The Conservative's Corner
Although it won’t be for almost a year we regret Paradise Valley Town Manager Jim Bacon is stepping down. He has served with humor and effectiveness.
Arriving in Paradise Valley at just about the hour of the day of the year when the economy cliff-dived we can envision few better captains in stormy seas.
At ease with his extensive experience and with a quick wit always at hand Bacon inspired confidence because he has pretty much seen it all in municipal government. Comfortable in his own skin there is no discomfort coming from anyone wondering if town government is operating with integrity and achievement.
He proved himself to be a critical deal-maker too. We question whether someone without Bacon’s talent, patience and standing could have negotiated the deal that has become the old Mountain Shadows resort revitalization in progress.
The accomplished town manager deserves the more relaxed times coming to him. And while he will be missed at Paradise Valley Town Hall we know he will enjoy more times watching his beloved sporting events, knowing his was a job well done.
Next door in Scottsdale we hope the activists win. They have it right. As we lament the loss of a consummate public servant like Bacon, Scottsdale’s political vocalists don’t want to lose an interestingly designed church in downtown, on Indian School Road. It has served as a city office and meeting place for some years. City Manager Fritz Behring is rightfully looking at ways to raise additional revenue through the sale of non-essential buildings. But the Community Design Studio, as it is now known, should not be sold. As Councilwoman Milhaven has opined, Scottsdale has relatively few older, appreciated buildings so why not maintain this one, since it can?
And the city should. With a twist.Read more
What will history decide in 2014?
Back in 1994 a vulnerable Governor Fife Symington overcame a spirited primary challenge from the impressive Barbara Barrett and then came from behind to defeat the formidable Eddie Basha, God rest his soul.
But in 1992 the Arizona GOP was not so lucky. Then, incumbent Congressman Jay Rhodes eeked by a number of primary challengers,only to lose the general election to Democrat Sam Coppersmith.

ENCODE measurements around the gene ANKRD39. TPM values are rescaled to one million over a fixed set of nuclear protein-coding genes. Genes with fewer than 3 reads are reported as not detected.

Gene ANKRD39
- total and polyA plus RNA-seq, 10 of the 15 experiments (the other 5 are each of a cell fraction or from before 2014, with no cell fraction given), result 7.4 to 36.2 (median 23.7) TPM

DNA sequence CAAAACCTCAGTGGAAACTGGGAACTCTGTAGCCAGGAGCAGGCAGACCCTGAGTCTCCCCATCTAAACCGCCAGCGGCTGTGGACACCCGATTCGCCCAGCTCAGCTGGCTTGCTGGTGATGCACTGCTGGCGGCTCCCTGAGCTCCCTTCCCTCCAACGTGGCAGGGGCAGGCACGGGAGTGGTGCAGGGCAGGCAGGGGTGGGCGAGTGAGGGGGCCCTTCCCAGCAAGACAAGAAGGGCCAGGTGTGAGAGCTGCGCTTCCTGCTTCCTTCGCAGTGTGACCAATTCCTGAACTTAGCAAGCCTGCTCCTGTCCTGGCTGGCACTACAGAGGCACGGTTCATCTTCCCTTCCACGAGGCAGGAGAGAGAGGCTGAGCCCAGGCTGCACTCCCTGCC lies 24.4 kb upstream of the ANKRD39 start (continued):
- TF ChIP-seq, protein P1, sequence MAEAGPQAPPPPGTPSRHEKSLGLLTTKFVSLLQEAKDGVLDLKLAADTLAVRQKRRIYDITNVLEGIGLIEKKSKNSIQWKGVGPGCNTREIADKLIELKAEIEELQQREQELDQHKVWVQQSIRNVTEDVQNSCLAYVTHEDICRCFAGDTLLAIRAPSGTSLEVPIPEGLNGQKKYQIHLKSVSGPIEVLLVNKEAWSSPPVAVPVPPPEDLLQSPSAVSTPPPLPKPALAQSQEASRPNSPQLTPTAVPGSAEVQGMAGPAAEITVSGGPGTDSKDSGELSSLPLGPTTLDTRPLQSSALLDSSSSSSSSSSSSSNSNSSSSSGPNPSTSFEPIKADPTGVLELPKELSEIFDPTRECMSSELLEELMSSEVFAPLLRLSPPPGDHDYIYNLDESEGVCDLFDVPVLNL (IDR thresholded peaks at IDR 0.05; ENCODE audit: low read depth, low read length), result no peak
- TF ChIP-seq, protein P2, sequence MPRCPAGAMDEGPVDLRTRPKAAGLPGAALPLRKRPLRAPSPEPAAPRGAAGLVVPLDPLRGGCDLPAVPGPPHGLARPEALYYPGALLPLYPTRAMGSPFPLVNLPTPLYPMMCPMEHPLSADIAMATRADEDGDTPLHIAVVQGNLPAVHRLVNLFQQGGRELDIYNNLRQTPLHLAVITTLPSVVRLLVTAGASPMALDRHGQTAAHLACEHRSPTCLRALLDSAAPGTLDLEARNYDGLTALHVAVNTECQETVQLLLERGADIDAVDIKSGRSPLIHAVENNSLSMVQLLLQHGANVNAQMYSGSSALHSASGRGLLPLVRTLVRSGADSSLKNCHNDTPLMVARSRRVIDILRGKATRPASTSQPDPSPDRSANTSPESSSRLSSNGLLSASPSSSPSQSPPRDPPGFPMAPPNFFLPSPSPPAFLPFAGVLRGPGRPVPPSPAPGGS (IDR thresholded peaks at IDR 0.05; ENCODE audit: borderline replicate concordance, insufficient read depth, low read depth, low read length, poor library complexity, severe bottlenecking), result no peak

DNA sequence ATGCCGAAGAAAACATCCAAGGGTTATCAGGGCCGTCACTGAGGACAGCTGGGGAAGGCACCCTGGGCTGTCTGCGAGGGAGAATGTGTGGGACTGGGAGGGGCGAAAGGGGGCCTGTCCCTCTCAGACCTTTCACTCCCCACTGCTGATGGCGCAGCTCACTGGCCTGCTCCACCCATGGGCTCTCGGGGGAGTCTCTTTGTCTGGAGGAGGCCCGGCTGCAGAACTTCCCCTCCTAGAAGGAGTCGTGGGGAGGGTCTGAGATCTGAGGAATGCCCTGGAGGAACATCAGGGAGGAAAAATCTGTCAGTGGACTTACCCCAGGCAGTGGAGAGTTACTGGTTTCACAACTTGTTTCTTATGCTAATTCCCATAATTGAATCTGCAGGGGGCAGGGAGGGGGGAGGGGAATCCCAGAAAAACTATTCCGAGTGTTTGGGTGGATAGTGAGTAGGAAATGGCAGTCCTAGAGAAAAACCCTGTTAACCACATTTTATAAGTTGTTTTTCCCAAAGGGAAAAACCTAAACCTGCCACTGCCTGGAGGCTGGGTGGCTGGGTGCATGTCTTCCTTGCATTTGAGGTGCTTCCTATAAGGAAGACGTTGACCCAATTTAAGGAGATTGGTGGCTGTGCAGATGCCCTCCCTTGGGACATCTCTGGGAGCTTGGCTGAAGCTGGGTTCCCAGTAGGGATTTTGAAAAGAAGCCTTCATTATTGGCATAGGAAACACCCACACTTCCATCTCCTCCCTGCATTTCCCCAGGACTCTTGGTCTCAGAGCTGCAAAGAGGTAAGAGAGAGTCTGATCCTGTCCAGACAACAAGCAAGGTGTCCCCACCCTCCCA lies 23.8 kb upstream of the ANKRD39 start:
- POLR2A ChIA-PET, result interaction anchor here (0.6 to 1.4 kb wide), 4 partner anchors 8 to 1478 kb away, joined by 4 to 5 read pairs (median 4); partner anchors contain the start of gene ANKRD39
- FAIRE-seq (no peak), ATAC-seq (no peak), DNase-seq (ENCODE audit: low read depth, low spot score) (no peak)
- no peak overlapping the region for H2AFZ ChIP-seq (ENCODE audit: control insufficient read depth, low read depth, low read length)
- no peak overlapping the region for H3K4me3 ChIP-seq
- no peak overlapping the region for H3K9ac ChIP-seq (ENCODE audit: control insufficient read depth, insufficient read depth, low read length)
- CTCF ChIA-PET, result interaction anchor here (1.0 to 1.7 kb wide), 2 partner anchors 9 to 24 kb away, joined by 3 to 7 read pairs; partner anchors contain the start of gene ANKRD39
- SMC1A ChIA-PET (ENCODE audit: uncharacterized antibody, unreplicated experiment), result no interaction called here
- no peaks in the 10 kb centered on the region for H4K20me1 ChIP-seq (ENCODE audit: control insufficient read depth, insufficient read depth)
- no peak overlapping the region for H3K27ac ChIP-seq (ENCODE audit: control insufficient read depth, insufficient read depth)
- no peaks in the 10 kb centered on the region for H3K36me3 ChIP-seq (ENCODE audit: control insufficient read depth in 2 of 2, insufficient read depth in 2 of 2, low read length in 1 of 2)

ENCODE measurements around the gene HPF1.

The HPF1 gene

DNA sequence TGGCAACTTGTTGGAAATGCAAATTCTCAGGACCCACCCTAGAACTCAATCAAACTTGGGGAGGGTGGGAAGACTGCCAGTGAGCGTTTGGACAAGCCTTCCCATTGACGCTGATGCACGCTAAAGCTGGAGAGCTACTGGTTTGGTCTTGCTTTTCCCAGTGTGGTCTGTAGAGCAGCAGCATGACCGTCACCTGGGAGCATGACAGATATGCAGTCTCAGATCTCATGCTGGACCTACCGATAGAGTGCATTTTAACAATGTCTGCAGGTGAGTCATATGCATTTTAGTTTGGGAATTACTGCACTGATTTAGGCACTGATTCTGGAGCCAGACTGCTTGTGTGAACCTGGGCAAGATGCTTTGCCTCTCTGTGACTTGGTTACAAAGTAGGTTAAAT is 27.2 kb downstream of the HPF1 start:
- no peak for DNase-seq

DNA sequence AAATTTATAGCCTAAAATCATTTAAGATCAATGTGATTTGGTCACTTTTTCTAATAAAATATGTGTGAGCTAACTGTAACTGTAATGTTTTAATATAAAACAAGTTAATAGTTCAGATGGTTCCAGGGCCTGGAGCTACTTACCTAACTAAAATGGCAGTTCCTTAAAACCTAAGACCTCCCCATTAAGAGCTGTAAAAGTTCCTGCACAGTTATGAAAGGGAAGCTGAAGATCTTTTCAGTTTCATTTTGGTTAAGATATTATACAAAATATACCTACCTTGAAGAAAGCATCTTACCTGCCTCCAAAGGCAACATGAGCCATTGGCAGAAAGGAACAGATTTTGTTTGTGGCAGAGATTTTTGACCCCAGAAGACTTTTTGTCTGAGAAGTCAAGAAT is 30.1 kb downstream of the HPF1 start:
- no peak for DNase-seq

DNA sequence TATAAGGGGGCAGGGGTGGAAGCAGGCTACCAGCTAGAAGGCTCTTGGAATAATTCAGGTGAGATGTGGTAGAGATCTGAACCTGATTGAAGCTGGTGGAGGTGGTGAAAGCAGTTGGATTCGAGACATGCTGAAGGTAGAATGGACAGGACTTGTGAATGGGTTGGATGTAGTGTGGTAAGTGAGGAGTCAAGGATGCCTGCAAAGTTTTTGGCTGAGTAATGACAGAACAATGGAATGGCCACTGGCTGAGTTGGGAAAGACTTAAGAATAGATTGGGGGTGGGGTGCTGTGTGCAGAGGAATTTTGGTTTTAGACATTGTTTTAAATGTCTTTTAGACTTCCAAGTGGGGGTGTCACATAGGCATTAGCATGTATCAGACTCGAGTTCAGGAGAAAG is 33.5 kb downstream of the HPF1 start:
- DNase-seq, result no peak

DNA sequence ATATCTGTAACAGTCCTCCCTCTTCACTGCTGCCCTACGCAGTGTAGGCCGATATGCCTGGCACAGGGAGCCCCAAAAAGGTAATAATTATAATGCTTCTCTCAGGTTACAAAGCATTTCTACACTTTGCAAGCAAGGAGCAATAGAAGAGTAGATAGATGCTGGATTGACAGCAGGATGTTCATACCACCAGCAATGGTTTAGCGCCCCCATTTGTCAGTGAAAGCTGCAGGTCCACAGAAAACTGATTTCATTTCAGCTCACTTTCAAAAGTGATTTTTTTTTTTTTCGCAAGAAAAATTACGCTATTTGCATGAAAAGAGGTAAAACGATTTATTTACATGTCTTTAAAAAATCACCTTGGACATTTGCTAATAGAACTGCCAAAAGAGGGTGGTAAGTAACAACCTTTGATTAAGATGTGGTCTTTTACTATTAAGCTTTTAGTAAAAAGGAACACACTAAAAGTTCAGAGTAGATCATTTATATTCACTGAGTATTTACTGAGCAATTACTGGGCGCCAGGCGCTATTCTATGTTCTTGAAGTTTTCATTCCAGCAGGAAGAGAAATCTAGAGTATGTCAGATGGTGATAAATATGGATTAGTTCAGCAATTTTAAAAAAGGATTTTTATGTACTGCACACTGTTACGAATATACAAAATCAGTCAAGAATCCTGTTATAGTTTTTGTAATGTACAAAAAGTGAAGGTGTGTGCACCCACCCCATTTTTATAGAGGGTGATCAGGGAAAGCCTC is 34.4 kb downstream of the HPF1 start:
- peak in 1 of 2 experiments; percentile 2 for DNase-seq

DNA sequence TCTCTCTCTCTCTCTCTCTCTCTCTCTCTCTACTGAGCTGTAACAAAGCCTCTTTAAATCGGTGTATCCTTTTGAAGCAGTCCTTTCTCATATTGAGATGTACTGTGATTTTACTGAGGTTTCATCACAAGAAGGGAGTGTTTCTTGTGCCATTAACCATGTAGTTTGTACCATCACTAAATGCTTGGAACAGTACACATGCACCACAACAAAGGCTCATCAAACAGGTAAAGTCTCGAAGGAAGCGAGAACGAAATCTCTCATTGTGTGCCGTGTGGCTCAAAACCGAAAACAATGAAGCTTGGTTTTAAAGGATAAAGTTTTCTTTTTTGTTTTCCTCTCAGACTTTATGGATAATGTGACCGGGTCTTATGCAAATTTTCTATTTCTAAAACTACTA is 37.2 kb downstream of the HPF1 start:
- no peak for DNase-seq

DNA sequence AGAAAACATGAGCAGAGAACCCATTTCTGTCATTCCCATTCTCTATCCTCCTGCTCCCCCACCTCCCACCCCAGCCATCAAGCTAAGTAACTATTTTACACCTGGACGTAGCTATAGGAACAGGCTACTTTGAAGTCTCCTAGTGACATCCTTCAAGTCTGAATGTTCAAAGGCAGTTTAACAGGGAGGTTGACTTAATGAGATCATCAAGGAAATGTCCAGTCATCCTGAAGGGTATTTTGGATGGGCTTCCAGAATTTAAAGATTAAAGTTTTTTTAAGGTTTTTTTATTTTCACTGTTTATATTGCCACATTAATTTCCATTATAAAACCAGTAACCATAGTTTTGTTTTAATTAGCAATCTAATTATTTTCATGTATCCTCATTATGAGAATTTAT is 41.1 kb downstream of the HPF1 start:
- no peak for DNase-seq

The stakes for the Arizona Republican Party as it relates to the similarly challenged and embattled Arizona Attorney General Tom Horne in 2014 are higher.
The set of circumstances surrounding Horne have grown so profoundly negative, and in some cases downright comical, that the torrent of television commercials soon to come threaten other statewide officials.
It’s that bad.Read more
Unlike most elephant snorting blogs we don’t have posters of Art Bell on our walls and advance the latest conspiracy theories. We believe in the best of people’s opinions, even when it is wrong and left-wing induced.
But the cases of former U.S. Attorney Dennis Burke and former Maricopa County Attorney Andrew Thomas, both of which made appearances before the State Bar of Arizona have us rethinking such an approach.
While chasing mercurial malfeasance in Maricopa County government hindsight and the record now shows abuses and bad judgment by Thomas. Was some type of disciplinary action by the State Bar warranted? Yes. But discipline turned to vengeance and Thomas lost his ability to make a living. They gave him the death penalty. No license to practice.
Compare this to the recent “punishment” of Burke, someone who wasn’t just misguided on the notion of specific corruption. He was actually involved in the political cover-up of death. Involving a U.S. Border Patrol agent named Brian Terry. In the sickening scandal that became known as “Fast and Furious.”Read more
As Scottsdale voters were preparing to vote on city council candidates during the 2012 election the Arizona Republic rightfully called businesswoman and preservationist Virginia Korte one of the finest, most qualified people to seek the job. Korte is now the Vice Mayor of Scottsdale.
Such plaudits are appropriate for her friend, just across a town boundary, Paradise Valley Town Councilman Dan Schweiker.